Queensland’s health research digital ecosystem

23 February 2024

Health Translation Queensland (HTQ) today launched a snapshot of Queensland’s health research digital ecosystem which will help drive health care value by encouraging collaboration and data sharing between health care and research organisations.

Queensland’s Health Research Digital Ecosystem Capability Statement will enable health researchers to better navigate the health and medical research digital ecosystems to safely access and share research materials, to improve health care for Queenslanders.

The Health Research Digital Ecosystem Capability Statement was funded by Queensland Health, bringing together world leading experts from Queensland Health, CSIRO’s Australian e-Health Research Centre (AEHRC) and The University of Queensland’s Queensland Digital Health Centre (QDHeC) to map and describe the health research digital ecosystem in Queensland including electronic medical records.

HTQ Executive Director Professor John Prins said the capability statement enables researchers, clinicians, institutions, and government to more effectively share and access relevant digital data to improve health care and health outcomes in the community.

“This will help to drive health care value by encouraging collaboration and data sharing between health organisations, and we’ve been delighted that this has been a true partnership,” said Professor Prins.

“A snapshot of Queensland’s health research digital ecosystem also supports future planning, enabling the strengths, needs and investment opportunities in Queensland’s health and medical research to be identified, prioritised, and implemented more effectively – and to attract more of the best and brightest to our state.”

Digital health is increasingly recognised globally as the backbone of optimal health care delivery, opening new ways to deliver care to more people, more efficiently. A 2019 study by Ernst and Young Health Sciences and Wellness on the value of data in health care concluded that harnessing this information would seed innovation, advance medical research, and improve patient care.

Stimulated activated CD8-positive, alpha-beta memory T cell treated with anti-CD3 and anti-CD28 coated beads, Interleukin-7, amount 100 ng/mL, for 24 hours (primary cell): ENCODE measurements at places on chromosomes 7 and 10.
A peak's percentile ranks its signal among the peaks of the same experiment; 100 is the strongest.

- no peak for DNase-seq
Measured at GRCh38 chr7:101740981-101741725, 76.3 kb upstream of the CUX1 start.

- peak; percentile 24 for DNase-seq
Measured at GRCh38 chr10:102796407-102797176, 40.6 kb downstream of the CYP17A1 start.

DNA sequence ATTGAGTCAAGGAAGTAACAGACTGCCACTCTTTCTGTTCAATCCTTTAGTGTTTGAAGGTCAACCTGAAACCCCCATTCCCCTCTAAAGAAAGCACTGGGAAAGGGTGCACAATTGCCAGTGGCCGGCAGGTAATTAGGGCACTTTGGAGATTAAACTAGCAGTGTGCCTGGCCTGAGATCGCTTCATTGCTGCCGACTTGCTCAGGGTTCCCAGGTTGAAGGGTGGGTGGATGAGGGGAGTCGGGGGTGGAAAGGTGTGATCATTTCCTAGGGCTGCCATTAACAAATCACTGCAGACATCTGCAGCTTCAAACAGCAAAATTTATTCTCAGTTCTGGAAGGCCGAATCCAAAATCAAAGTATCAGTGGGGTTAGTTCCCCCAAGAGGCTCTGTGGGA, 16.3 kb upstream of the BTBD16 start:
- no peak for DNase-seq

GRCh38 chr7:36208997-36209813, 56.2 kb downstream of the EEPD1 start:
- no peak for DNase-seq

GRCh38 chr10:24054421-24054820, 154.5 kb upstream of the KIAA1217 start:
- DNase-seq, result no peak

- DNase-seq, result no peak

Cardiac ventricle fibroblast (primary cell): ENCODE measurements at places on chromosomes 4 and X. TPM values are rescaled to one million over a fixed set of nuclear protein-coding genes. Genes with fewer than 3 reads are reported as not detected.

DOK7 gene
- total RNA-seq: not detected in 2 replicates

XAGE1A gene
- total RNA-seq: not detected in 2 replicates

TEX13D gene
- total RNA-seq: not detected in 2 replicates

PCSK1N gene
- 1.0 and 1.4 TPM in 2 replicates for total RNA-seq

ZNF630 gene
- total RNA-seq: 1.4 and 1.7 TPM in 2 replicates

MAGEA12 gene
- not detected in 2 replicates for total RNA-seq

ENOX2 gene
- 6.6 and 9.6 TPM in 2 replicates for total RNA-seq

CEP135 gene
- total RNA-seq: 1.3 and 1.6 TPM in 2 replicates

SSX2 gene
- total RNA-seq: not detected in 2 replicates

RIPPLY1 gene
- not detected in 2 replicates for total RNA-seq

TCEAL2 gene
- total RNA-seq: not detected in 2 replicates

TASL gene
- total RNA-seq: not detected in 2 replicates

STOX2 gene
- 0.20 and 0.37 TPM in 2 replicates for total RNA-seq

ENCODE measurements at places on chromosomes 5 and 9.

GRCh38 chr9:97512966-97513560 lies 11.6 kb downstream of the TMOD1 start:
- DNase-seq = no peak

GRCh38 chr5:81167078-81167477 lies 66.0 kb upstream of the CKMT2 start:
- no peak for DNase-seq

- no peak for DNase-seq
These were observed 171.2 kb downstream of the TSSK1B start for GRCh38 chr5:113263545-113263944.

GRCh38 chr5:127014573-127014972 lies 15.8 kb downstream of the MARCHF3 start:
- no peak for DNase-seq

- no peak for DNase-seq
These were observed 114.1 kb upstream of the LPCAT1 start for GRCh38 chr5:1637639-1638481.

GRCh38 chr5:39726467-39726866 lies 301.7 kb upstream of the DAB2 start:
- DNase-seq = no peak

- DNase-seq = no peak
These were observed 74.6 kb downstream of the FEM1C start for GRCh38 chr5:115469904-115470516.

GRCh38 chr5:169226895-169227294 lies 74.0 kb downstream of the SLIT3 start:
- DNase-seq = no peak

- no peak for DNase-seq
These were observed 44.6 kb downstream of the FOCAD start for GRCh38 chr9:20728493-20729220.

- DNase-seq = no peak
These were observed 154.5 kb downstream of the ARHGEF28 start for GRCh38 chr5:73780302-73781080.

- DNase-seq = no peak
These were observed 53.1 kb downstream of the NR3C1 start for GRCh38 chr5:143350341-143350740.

Project co-lead and QDHeC Director Professor Clair Sullivan said this was an example of the work underway across key research institutions to develop digital and technology innovations to drive better health service delivery and health outcomes.

“The objective of the project was to produce useable reference materials to support Queensland’s health care and medical research institutes to inform ongoing activities and investment in Queensland’s health research digital ecosystem, and ultimately to support more effective health and medical translational research,” Professor Sullivan said.

“This work will accelerate the translation of research findings into clinical practice to deliver better health outcomes and a more responsive and sustainable health care system.”

Project co-lead and CSIRO’s AEHRC CEO Dr David Hansen said the work drew on Queensland’s significant expertise and strengths in digital health research.

“Digital health enables patients greater access and control of their health information while providing clinicians the insights and intelligence to make better, more effective decisions,” Dr Hansen said.

“Projects like this leverage some of Queensland’s many strengths in this area, including that we have the largest digitally integrated health care delivery system in Australia, covering approximately 48% of all acute inpatient beds.”

Queensland is at the forefront of the digital hospital agenda in Australia with the integrated electronic medical record (ieMR) supporting Queensland Health’s Digital Health 2031 strategic vision. Leading the digital hospitals agenda is part of an ambitious agenda to transition Queensland Health to a world-class, digitally-enabled health system where the power of data and digital technology is used to improve quality of care, patient safety, system efficiency and productivity.

Currently, the data needed to make complex health care decisions is stored in both paper and electronic records, making it hard to access and connect with. Increased capability and capacity is needed to improve the translation of this data into knowledge in order to rapidly transform the health care system and improve health care outcomes.

The Health Research Digital Ecosystem Capability Statement built on Queensland Health’s existing work and that of the key digital health research groups active within the HTQ partnership.

“We hope this work provides greater clarity to clinician-researchers, researchers, policy makers and funders as to the many strengths of Queensland’s health research digital ecosystem, to support future research, policy and investment decisions that improve patient care,” Professor Prins said.

For enquiries contact Silvia Scheibenbogen at Health Translation Queensland on 0425 070 030 or


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